2.2. Corporate Charity For more than a century and a half (beginning with A. de Tocqueville, whose approaches to the problem of aiding the poor were shared and further developed by J. Spencer), state support has been subject to criticism, because, firstly, of the incentives for indolence being thus created by it both for the recipients of such support and for the low income working groups of population, who compare themselves to the former; and secondly, because of the dubiousness of the good inten sions and the incentives of those who make the decisions concerning the granting of such support (Spencer).
It is obvious that the decision concerning the granting of social sup port made by an appointed or elected official (deputy, governor or president) implies, in effect, the provision of aid from somebody else’s pocket. A similar problem emerges also in the instance of corporate charity. The persons who manage a corporation make the decision to provide the support not at their own expense, but at the expense of shareholders. In this case, the economic motives (image, investments in human capital) become far less vulnerable to criticism, both from the point of view of morals and the effect of such aid, because in this situa tion the probability is higher that the agent acts not in his own personal interests, but rather in the interests of his principal. As for compatibility of interests, it means that there does exists a stronger personal incen tive to work for an efficient use of the resources allocated to certain specific purposes, than in any other situation.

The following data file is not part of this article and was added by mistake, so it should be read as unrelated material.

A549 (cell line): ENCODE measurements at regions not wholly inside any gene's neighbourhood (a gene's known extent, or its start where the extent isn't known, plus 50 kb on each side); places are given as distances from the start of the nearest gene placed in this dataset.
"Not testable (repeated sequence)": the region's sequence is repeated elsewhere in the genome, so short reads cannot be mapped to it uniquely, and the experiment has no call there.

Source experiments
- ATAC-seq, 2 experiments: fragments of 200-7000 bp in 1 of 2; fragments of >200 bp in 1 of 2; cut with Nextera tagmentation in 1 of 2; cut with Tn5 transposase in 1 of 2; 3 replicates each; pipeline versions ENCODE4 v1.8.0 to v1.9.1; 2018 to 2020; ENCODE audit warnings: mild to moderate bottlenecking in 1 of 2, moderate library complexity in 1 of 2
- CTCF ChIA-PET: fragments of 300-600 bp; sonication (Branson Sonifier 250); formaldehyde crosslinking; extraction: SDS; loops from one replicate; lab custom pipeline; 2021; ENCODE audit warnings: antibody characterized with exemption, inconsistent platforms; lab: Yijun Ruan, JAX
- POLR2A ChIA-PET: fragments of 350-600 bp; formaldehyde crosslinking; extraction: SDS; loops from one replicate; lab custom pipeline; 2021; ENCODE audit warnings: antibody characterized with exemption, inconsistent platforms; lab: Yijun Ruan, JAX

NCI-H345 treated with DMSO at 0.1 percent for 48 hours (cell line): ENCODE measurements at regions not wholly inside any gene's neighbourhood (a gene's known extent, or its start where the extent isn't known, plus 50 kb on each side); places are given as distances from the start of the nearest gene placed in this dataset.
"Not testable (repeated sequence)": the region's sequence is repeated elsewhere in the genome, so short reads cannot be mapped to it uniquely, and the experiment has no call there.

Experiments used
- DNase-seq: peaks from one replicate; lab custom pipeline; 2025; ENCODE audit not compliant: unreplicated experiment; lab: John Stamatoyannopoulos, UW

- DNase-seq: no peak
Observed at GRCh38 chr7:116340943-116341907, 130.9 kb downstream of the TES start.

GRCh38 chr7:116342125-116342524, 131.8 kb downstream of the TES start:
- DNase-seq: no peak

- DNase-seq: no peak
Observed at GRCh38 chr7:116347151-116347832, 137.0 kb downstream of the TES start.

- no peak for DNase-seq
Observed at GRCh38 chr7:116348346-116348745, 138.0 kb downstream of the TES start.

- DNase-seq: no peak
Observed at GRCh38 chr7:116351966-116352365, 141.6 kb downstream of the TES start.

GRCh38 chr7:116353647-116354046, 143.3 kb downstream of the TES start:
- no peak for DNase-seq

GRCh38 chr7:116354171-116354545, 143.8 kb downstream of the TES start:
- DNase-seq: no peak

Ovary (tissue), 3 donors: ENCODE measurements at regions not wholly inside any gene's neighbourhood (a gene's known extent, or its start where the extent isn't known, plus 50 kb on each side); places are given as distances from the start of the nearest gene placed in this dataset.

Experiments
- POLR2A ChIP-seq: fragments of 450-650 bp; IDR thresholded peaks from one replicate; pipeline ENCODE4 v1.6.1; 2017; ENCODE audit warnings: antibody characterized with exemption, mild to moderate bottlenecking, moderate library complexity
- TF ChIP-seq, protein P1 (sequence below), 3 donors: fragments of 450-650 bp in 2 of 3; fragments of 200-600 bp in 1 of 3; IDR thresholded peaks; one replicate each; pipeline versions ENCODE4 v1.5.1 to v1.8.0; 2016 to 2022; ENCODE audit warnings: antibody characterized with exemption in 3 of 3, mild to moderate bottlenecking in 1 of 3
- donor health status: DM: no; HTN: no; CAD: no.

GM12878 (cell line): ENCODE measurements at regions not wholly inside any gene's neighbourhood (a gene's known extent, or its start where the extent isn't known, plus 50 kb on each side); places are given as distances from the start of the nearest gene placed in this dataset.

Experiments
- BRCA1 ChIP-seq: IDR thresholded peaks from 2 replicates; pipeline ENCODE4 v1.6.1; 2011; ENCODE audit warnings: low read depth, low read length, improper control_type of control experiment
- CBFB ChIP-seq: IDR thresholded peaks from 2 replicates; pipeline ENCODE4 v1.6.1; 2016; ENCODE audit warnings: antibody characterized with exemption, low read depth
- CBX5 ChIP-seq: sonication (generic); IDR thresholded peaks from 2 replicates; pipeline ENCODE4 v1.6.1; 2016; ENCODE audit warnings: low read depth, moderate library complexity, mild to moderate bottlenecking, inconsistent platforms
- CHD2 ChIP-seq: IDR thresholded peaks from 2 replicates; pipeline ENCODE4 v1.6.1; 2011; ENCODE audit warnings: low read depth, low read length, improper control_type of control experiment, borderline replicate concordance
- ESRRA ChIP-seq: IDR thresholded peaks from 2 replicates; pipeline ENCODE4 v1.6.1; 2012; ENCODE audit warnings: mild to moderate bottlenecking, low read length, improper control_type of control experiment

In this connection it should be noted that the problems of both moral hazards and the practical inefficiency of social support programs be come especially acute in the case of those corporations that are con trolled and supported by the State (and not necessarily by financial means; more often the support is political – through licensing or by im posing other barriers in the way of access to the market, or by lobbying abroad).
Let us look, by way of example, to the charitable and other “socially oriented” (i.e., oriented toward the provision of mixed social benefits) programs of two state controlled corporations – Gazprom and Rosneft, and to those of two big private corporations – “Norilskii nikel” and “Magnitogorskii metallurgicheskii kombinal” (Magnitogorsk Metallurgi cal Combine).
The information concerning Gazprom’s charitable and social pro jects, posted on that corporation’s official website, is rather astonishing (especially if we compare it to the similar information posted by Western companies of a comparable size, for example General Motors6). Many of the events described at the website actually happened back in 2002.